An ambitious, challenging piece of work that people will be dissecting for years. Don’t miss it.
"There was a boy, a chess player, once, who revealed that his gift consisted partly in a clear inner vision of potential moves of each piece as objects with flashing or moving tails of coloured light: He saw a live possible pattern of potential moves and selected them according to which ones made the pattern strongest, the tensions greatest. His mistakes were made when he selected not the toughest, but the most beautiful lines of light." From The Virgin in the Garden, by A. S. Byatt Child, prodigies are found most often in three fields: chess, mathematics and music. All three depend upon an intuitive grasp of complex relationships. None depends on social skills, maturity, or insights into human relationships. A child who is a genius at chess can look at a board and see a universe that is invisible to the wisest adult.
This is both a blessing and a curse. There is a beauty to the gift, but it does not necessarily lead to greater happiness in life as a whole.
The wonderful new film "Searching for Bobby Fischer" contains in its title a reminder of that truth. Bobby Fischer was arguably the greatest chess player of all time. As a boy, he faced and defeated the greatest players of his time. In 1972, after a prelude of countless controversies, he won the world chess championship away from the Russians for the first time in years. Then he essentially disappeared into a netherworld of rented rooms, phantom sightings, paranoid outbursts and allegiance to a religious cult. He reappeared not long ago to win a lucrative chess match in Yugoslavia, for which he was willing to lose his citizenship. His games are models of elegance and artistry. His life does not inspire envy.
"Searching for Bobby Fischer," a film of remarkable sensitivity and insight, tells a story based on fact, about a "new" Bobby Fischer - a young boy named Josh Waitzkin (Max Pomeranc) who was born with a gift for chess, which he nurtured in the rough-and-tumble world of of chess hustlers in New York's Washington Square Park. His parents are at first doubtful of his talent, then proud of it, then concerned about how he can develop it without stunting the other areas of his life.
The film is the first intelligent one I can remember seeing about chess. That is the case even though no knowledge of chess is necessary to understand it, and some of the filmmaking strategies - such as showing most of the moves at lightning speed - simply ignore the periods of inaction in games. It is intelligent because it is about the meaning of chess, a game that has been compared to war and plundered for its lurking Freudian undertones, and yet is essentially just an arrangement of logical outcomes.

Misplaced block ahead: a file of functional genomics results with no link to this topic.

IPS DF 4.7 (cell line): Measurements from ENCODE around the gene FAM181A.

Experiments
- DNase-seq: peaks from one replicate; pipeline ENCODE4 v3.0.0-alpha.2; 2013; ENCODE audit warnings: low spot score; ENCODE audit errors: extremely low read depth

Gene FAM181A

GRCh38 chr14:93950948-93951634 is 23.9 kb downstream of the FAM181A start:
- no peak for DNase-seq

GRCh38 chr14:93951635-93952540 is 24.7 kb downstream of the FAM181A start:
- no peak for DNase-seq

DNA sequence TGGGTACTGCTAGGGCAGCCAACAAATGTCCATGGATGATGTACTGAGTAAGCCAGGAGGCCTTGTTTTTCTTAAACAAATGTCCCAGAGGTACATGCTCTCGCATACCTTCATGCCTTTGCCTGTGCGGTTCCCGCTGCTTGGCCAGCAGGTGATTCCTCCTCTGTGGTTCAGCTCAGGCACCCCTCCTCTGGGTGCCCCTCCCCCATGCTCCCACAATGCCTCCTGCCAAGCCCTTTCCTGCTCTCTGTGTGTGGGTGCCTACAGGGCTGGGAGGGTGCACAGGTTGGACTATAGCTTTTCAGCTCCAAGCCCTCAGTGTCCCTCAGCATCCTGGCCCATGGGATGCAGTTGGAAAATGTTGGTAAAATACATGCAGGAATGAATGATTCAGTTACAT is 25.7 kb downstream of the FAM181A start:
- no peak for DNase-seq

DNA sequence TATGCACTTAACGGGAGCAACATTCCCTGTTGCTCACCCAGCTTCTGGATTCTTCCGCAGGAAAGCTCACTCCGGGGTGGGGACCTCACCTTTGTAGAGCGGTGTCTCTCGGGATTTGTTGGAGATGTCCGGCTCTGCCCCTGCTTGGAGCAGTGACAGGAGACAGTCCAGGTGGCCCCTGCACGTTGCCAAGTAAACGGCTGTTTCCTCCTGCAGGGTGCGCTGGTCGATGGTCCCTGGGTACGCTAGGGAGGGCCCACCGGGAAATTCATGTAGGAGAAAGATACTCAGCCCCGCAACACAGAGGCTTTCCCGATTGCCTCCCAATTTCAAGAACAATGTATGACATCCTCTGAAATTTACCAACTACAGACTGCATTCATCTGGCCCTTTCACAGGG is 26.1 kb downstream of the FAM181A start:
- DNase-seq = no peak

In the film, Josh learns the moves by watching them played in the park. At first his parents, Fred and Bonnie Waitzkin (Joe Mantegna and Joan Allen), are even unaware he can play, and there is a sweet scene in which the boy allows his father to win a game, to spare his feelings. Josh's first teacher is a black chess hustler named Vinnie (Laurence Fishburne), who uses an in-your- face approach and advises unorthodox moves to throw an opponent off.
Eventually Fred becomes convinced his son needs more advanced tutelage, and hires the brilliant but prickly Bruce Pandolfini (Ben Kingsley), a difficult case - but then all good chess players are difficult cases.
The difference in strategy between Vinnie and Bruce is much simplified in the film, and comes down to whether you should develop your queen at an early stage in the game. For the film, the queen is just a symbol of their opposed styles; the movie is really about personalities, and how they express themselves through chess.
The screenplay by Steven Zaillian, based on Fred Waitzkin's autobiographical book, is best when it deals with the issues surrounding competitive chess. Is winning, for example, the only thing? Is chess so important that it should absorb all the attention of a young prodigy, or is his development as a normal little boy also crucial? Why does one play serious chess in the first place? There is a cautionary moment when Fred Waitzkin sees his first professional chess tournament - an ill-fitted room filled with players, mostly men, mostly silent, bending over their boards as if in prayer - and is warned that this is the world his son will inhabit.
By the end of "Searching for Bobby Fischer" we have learned something about tournament chess, and a great deal about human nature. The film's implications are many. They center around our responsibility, if any, to our gifts. If we can operate at the genius level in a given field, does that mean we must - even if the cost is the sort of endless purgatory a Bobby Fischer has inhabited? It's an interesting question, and this movie doesn't avoid it.
At the end, it all comes down to that choice faced by the young player that A. S. Byatt writes about: the choice between truth and beauty. What makes us men is that we can think logically. What makes us human is that we sometimes choose not to.
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